While the first session of the 113th Congress is winding down (the House has already adjourned for the year, and the Senate will complete its business for the year this week), a flurry of activity surrounds the news that Senator Patty Murray (D-WA) and Representative Paul Ryan (R-WI) have agreed to a budget deal.
The deal, which provides an outline to fund the government through the end of FY2015, passed the House last Thursday with strong bipartisan support and will be voted on by the Senate this week. Notably, this agreement presents no direct impact on credit unions. It does not include comprehensive tax reform nor tax reform instructions for the Ways and Means or the Finance committees, though it does include new revenue to be generated through various fee increases (not increases to Fannie Mae and Freddie Mac guarantee fees).
The agreement establishes a two-year budget and allows the work on FY 2015 appropriations to begin in earnest in January. Significantly, the absence of a funding crisis means the threat of fiscal cliffs or government shutdowns have been significantly curtailed, which may help the other committees get back to normal. The Debt Ceiling still expires on Feb. 7, but extraordinary measures should push this date to June, and that could speed things along for tax reform.
Yes, the House will continue to pursue tax reform in 2014. Senator Baucus of the Finance Committee shows no signs of slowing down in the release of his tax reform proposals. This doesn't mean Congress is any closer to an agreement on comprehensive tax reform, but we know that important decisions on issues like the credit union tax status are being made in these early stages. Therefore, our continued push to maintain the credit union tax exemption should keep us in a good position when Congress does loom closer to completing the process. Once again, we must keep our eye on the "Don't Tax" ball.
Cordray Meets with Texas CUs
Director Richard Cordray of the Consumer Financial Protection Bureau (CFPB) and several of his senior staff were in Dallas last Thursday, Dec. 12, to meet with a group of credit union leaders from around Texas. Discussion covered the upcoming qualified mortgage rules; the new remittance rules; the harmful impact on members from over-regulation; the perception that CFPB lacks appreciation for the credit union "difference" and the fact that credit unions did not contribute to the financial collapse; and concerns with what the CFPB may propose regarding overdraft regulations.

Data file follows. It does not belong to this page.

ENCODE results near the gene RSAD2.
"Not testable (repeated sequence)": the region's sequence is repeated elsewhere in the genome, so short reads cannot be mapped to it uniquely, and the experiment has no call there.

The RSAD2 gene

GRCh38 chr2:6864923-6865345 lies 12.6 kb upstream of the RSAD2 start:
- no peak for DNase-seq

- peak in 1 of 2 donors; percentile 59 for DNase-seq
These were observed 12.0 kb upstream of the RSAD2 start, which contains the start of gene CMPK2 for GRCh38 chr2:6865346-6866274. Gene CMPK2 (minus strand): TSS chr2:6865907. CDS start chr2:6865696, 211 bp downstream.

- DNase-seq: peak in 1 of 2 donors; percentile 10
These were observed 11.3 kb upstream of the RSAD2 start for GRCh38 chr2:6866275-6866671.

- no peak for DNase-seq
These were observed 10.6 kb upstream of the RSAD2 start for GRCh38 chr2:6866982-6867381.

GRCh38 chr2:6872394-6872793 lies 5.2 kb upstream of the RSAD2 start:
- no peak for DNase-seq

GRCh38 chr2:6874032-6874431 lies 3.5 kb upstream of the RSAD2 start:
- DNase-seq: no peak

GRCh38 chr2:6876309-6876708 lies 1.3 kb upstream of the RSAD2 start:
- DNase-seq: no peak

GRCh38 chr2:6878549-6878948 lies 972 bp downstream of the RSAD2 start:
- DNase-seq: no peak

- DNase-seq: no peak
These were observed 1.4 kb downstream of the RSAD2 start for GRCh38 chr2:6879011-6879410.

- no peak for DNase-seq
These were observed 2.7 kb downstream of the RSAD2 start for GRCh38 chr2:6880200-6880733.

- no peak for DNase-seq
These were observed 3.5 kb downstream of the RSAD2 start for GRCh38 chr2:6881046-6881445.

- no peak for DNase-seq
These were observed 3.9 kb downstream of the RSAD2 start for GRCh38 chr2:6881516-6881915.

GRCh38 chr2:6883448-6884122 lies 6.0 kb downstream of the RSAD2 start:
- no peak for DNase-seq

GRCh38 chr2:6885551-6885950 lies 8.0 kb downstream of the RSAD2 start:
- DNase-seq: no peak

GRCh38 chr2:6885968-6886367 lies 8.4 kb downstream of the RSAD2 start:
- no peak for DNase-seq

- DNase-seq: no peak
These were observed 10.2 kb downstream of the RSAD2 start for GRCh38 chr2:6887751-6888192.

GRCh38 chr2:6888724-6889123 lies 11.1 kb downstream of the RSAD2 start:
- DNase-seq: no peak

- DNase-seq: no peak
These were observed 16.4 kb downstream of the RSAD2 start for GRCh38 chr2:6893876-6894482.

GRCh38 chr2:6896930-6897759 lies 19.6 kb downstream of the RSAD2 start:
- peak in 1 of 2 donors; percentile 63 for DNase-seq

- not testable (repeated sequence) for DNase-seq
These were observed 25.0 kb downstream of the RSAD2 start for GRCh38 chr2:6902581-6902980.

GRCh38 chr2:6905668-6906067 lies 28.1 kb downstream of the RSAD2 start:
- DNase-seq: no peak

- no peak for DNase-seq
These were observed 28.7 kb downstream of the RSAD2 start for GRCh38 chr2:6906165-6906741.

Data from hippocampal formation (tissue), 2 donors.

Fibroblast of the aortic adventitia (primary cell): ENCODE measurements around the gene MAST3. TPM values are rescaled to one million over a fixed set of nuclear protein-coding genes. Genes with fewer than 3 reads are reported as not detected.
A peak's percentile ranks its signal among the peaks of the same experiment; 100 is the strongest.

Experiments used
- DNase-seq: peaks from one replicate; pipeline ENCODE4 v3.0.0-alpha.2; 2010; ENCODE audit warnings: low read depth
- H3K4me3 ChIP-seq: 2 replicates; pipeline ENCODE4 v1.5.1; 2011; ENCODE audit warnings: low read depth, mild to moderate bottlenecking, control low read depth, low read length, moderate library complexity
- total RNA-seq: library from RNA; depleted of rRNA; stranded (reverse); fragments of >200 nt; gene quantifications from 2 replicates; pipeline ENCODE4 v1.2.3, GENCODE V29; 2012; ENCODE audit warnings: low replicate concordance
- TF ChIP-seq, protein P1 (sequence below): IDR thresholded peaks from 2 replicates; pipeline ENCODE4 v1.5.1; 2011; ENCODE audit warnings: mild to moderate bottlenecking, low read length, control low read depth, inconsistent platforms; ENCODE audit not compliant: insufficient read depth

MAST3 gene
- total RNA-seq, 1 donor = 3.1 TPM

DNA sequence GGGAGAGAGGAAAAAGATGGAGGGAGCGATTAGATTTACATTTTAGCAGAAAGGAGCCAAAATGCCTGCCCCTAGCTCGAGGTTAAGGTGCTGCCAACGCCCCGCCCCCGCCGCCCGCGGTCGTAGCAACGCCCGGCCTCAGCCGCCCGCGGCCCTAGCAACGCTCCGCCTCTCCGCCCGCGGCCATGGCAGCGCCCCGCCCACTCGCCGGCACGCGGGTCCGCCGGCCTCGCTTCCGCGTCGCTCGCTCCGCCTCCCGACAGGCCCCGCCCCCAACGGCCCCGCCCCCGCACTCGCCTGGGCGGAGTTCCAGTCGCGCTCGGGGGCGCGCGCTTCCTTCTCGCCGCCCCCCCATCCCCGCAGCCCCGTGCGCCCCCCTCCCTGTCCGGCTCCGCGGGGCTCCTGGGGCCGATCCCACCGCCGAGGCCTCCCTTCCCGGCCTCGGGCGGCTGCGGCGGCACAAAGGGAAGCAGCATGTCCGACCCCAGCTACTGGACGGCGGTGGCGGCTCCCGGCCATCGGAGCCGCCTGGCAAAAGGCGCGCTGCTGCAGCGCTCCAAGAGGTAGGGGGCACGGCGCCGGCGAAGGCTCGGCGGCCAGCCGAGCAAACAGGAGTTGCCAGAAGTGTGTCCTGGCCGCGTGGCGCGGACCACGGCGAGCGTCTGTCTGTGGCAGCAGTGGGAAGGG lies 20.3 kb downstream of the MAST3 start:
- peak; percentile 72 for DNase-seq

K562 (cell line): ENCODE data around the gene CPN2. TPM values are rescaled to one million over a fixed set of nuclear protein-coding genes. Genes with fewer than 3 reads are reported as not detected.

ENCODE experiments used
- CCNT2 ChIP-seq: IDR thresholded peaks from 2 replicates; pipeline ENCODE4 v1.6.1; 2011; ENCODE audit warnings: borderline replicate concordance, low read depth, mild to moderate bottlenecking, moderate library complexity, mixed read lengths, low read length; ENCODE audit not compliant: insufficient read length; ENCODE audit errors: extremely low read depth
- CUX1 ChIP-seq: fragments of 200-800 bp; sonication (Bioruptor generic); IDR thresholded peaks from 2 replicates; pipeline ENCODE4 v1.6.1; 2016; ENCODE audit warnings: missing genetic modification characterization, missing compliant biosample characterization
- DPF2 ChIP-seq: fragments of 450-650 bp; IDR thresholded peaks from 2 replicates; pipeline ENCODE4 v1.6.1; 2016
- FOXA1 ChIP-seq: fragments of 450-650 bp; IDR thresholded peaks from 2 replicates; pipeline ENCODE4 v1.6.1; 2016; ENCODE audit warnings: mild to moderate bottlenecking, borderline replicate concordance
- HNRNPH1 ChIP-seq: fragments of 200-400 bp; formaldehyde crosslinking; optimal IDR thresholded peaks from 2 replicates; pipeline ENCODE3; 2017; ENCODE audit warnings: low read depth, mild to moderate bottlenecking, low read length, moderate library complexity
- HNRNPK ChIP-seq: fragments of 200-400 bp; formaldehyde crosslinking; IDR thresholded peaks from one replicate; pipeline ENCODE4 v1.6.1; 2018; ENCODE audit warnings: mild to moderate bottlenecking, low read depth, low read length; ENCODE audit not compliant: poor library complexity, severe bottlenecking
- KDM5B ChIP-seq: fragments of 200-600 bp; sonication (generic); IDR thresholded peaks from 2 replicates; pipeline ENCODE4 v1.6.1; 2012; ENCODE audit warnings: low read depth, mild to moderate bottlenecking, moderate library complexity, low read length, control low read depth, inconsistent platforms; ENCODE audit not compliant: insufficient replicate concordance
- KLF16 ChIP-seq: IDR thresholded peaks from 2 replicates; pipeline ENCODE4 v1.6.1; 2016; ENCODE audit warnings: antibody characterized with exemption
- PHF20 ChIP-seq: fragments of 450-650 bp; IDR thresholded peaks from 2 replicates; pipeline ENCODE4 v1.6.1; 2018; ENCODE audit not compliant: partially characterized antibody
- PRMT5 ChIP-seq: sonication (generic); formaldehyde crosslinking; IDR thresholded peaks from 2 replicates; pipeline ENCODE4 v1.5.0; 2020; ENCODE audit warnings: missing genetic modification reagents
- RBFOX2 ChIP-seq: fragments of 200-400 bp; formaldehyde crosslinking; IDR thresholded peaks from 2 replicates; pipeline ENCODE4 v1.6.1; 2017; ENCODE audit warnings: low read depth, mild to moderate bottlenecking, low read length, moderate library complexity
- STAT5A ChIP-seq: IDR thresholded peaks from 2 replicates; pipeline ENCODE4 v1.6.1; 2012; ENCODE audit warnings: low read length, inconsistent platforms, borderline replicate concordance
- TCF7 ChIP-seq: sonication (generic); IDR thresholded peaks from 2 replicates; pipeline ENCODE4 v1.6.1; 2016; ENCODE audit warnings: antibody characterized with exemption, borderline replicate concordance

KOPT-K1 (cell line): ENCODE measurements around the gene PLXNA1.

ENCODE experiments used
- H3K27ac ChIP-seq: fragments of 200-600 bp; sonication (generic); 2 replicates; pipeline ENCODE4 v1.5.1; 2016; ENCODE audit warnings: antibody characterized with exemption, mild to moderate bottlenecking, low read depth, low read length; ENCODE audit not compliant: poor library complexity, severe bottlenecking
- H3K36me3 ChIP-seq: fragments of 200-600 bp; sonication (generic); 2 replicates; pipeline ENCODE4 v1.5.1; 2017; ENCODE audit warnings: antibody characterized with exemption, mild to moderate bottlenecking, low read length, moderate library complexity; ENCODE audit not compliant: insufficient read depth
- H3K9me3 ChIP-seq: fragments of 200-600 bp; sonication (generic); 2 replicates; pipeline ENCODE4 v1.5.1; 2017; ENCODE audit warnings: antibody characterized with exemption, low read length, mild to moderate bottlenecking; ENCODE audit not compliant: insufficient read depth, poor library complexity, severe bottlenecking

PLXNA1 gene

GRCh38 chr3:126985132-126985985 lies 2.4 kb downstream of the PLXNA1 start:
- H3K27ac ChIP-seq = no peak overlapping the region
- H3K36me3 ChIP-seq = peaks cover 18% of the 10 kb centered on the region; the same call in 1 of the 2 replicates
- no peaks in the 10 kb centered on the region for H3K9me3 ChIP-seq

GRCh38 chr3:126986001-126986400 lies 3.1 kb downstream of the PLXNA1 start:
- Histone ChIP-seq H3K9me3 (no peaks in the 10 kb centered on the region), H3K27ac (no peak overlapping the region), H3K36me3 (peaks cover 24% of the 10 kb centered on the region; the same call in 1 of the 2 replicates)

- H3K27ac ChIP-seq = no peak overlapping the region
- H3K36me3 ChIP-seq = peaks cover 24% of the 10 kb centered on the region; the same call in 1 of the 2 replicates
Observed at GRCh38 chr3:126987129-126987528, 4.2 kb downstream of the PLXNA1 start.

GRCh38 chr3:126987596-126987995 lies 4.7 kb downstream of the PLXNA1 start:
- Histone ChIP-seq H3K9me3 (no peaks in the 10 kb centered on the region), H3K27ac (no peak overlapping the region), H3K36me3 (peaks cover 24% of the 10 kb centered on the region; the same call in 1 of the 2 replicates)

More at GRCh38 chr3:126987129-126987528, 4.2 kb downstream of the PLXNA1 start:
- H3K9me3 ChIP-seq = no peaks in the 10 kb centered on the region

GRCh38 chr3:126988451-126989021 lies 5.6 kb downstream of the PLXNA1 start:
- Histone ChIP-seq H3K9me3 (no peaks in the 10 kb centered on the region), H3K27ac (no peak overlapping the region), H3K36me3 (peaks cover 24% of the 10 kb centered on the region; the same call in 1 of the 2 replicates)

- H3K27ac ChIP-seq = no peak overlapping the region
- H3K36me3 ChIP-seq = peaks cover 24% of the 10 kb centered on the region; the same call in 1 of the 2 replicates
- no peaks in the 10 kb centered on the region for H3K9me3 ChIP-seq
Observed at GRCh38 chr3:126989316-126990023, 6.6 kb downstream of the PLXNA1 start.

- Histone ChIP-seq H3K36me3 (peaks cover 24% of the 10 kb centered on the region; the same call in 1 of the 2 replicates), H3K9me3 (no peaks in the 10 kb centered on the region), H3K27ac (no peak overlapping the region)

Cordray said he wanted to hear whatever concerns credit unions had about the CFPB, and noted several times that the comments he heard were a "fair concern." Nonetheless, he defended much of the action taken by the bureau by noting it was mandated by Congress pursuant to the Dodd-Frank legislation.
With regard to the upcoming qualified mortgage rules scheduled to take effect Jan. 10, Cordray said that in the early months examiners are not going to be looking for perfection, but rather a good faith effort by financial institutions. One credit union leader commented that while finding the good faith effort may be the CFPB's goal, the reality in the field when examiners visit a credit union may be different. Cordray responded that he'd discussed the issue with NCUA Chair Debbie Matz, who was in agreement with his approach; however, if credit unions had a different experience, he suggested they take the matter to their league which could intercede with CFPB on their behalf.
One of the credit union participants asked the director to consider not just asset size, but the unique not-for-profit structure of credit unions in the rule-making process. Cordray noted that the credit union structure makes sense; however, he did not think it was within CFPB's power to say that credit unions should be treated differently in the rule making, since CFPB was created to regulate markets as a whole, on an even-handed basis.